GM abandoning Facebook's paid advertising is likely only the start of high profile brands ditching the social network, analysts predict, with one global firm claiming the site was getting worse, not better, for marketing. "Facebook often stands directly in the way of marketers’ efforts to measure the performance of their programs" Forrester analyst Nate Elliott claims, pointing to the social site's inconsistent jumping between different advertising strategies as it desperately hunts for something that will actually make it money.
Back in 2011, Elliott highlights, Facebook made under $4 in ad revenue per active user. Meanwhile, the site's mobile userbase has grown hugely in the past year, and Facebook is yet to figure out a way to successfully monetize those people accessing it on phones and tablets.
The end result is a platform with millions of users but a growing disillusionment among significant advertisers that there's any hope of delivering targeted marketing messages to them.
"One global consumer goods company told us recently that Facebook was getting worse, rather than better, at helping marketers succeed" Elliott writes. "And companies in industries from consumer electronics to financial services tell us they’re no longer sure Facebook is the best place to dedicate their social marketing budget – a shocking fact given the site’s dominance among users."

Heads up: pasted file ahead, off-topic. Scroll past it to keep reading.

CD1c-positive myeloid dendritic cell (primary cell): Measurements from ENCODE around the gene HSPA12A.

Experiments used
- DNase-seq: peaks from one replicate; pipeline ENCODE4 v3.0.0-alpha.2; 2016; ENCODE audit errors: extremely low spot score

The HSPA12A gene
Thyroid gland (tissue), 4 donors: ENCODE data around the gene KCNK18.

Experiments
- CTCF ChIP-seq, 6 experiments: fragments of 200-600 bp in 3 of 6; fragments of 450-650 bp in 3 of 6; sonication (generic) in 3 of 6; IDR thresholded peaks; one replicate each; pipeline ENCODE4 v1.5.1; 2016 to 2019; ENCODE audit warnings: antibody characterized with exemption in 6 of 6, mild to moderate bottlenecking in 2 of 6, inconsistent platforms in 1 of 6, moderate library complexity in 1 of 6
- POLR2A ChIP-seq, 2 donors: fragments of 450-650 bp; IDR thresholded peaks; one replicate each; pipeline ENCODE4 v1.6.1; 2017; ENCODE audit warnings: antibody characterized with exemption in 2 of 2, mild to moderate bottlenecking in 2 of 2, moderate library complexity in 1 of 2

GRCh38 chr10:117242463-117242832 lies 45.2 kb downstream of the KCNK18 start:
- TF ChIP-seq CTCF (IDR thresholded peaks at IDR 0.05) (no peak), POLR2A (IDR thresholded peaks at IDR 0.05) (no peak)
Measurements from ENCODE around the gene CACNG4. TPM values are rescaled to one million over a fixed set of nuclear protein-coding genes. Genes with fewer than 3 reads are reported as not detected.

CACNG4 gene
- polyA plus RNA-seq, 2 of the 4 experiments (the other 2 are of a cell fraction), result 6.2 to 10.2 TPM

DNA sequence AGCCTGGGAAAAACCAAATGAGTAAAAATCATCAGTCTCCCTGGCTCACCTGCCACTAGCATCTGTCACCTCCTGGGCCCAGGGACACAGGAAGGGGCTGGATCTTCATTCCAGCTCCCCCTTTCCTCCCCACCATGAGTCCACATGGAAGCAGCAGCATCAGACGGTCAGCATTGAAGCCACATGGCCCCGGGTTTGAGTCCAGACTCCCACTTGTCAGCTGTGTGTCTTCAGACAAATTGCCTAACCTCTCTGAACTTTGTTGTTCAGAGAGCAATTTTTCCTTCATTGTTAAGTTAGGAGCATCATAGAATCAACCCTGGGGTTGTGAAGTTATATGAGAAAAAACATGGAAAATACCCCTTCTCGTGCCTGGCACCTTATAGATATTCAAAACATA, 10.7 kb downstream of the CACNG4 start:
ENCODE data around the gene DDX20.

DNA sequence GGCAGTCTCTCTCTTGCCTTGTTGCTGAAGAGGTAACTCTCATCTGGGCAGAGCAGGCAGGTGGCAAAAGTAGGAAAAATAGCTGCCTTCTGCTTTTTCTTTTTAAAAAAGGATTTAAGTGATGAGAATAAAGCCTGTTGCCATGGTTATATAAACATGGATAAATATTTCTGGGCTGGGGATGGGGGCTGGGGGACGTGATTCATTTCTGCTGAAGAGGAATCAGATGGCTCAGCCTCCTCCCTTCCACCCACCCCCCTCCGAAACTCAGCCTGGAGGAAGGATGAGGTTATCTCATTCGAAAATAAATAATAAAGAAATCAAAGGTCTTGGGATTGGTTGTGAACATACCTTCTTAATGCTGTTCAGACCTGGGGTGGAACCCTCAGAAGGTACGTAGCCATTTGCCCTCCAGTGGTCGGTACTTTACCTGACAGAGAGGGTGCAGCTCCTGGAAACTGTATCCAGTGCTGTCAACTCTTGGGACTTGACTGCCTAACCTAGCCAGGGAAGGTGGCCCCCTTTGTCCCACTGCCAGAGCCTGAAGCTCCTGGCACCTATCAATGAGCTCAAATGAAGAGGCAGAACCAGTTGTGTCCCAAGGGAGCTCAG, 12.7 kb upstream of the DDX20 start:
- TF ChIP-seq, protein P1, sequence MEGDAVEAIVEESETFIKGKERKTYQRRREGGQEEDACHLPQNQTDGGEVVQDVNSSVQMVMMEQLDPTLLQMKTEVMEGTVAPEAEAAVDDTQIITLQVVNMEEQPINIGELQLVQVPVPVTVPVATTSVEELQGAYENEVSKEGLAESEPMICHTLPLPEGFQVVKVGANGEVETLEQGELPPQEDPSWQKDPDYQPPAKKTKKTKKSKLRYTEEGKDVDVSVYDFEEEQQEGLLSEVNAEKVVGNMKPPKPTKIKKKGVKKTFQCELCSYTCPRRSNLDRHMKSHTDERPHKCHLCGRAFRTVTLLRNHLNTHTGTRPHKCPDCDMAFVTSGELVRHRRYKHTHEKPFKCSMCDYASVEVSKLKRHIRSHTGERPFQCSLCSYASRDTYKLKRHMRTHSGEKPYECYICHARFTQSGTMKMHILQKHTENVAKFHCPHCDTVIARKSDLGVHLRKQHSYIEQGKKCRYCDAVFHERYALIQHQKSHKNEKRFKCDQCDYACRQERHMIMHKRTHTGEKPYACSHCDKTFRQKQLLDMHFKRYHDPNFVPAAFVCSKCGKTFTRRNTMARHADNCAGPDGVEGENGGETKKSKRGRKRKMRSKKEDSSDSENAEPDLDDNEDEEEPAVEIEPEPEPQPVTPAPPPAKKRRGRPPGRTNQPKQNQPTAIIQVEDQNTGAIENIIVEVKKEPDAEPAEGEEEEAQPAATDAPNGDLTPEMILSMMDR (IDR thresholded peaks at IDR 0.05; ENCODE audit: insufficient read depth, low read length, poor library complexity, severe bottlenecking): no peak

According to insider talk, General Motor's decision to pull its $10m Facebook advertising spend was because that money "had little impact on consumers" and the car company decided it was getting better value from maintaining free profile pages so as to engage with users instead. Even with as much as $16bn in the pipeline, whether Zuckerberg & Co. can turn things around remains to be seen.